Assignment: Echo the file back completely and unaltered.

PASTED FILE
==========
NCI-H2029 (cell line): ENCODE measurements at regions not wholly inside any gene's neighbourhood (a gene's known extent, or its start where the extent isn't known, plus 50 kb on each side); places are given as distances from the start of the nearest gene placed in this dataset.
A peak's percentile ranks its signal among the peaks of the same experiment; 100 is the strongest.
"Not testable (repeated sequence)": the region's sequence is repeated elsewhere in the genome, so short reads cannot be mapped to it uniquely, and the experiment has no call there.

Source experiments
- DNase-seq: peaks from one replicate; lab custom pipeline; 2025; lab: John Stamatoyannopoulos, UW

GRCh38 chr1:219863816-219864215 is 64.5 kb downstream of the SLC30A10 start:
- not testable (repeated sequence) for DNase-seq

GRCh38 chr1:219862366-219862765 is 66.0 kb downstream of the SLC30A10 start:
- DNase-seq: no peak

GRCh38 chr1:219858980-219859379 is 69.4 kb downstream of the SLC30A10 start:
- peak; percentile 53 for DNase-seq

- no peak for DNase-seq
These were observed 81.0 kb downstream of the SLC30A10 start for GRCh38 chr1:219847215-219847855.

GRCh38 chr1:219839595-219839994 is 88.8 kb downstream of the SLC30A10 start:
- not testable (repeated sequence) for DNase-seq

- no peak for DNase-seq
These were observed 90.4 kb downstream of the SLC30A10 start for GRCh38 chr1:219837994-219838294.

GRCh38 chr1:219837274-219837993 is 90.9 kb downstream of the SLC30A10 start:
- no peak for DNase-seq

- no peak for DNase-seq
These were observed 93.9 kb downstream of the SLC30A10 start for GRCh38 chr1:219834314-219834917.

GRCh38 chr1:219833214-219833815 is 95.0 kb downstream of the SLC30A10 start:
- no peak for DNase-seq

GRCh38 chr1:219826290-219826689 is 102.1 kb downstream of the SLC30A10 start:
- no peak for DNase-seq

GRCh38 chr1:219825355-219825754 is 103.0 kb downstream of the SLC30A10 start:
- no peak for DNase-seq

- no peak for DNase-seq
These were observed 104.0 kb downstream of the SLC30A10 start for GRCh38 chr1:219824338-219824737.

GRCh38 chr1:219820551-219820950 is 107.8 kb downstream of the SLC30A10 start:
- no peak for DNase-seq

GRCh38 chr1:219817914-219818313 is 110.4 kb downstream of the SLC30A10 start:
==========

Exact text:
NCI-H2029 (cell line): ENCODE measurements at regions not wholly inside any gene's neighbourhood (a gene's known extent, or its start where the extent isn't known, plus 50 kb on each side); places are given as distances from the start of the nearest gene placed in this dataset.
A peak's percentile ranks its signal among the peaks of the same experiment; 100 is the strongest.
"Not testable (repeated sequence)": the region's sequence is repeated elsewhere in the genome, so short reads cannot be mapped to it uniquely, and the experiment has no call there.

Source experiments
- DNase-seq: peaks from one replicate; lab custom pipeline; 2025; lab: John Stamatoyannopoulos, UW

GRCh38 chr1:219863816-219864215 is 64.5 kb downstream of the SLC30A10 start:
- not testable (repeated sequence) for DNase-seq

GRCh38 chr1:219862366-219862765 is 66.0 kb downstream of the SLC30A10 start:
- DNase-seq: no peak

GRCh38 chr1:219858980-219859379 is 69.4 kb downstream of the SLC30A10 start:
- peak; percentile 53 for DNase-seq

- no peak for DNase-seq
These were observed 81.0 kb downstream of the SLC30A10 start for GRCh38 chr1:219847215-219847855.

GRCh38 chr1:219839595-219839994 is 88.8 kb downstream of the SLC30A10 start:
- not testable (repeated sequence) for DNase-seq

- no peak for DNase-seq
These were observed 90.4 kb downstream of the SLC30A10 start for GRCh38 chr1:219837994-219838294.

GRCh38 chr1:219837274-219837993 is 90.9 kb downstream of the SLC30A10 start:
- no peak for DNase-seq

- no peak for DNase-seq
These were observed 93.9 kb downstream of the SLC30A10 start for GRCh38 chr1:219834314-219834917.

GRCh38 chr1:219833214-219833815 is 95.0 kb downstream of the SLC30A10 start:
- no peak for DNase-seq

GRCh38 chr1:219826290-219826689 is 102.1 kb downstream of the SLC30A10 start:
- no peak for DNase-seq

GRCh38 chr1:219825355-219825754 is 103.0 kb downstream of the SLC30A10 start:
- no peak for DNase-seq

- no peak for DNase-seq
These were observed 104.0 kb downstream of the SLC30A10 start for GRCh38 chr1:219824338-219824737.

GRCh38 chr1:219820551-219820950 is 107.8 kb downstream of the SLC30A10 start:
- no peak for DNase-seq

GRCh38 chr1:219817914-219818313 is 110.4 kb downstream of the SLC30A10 start: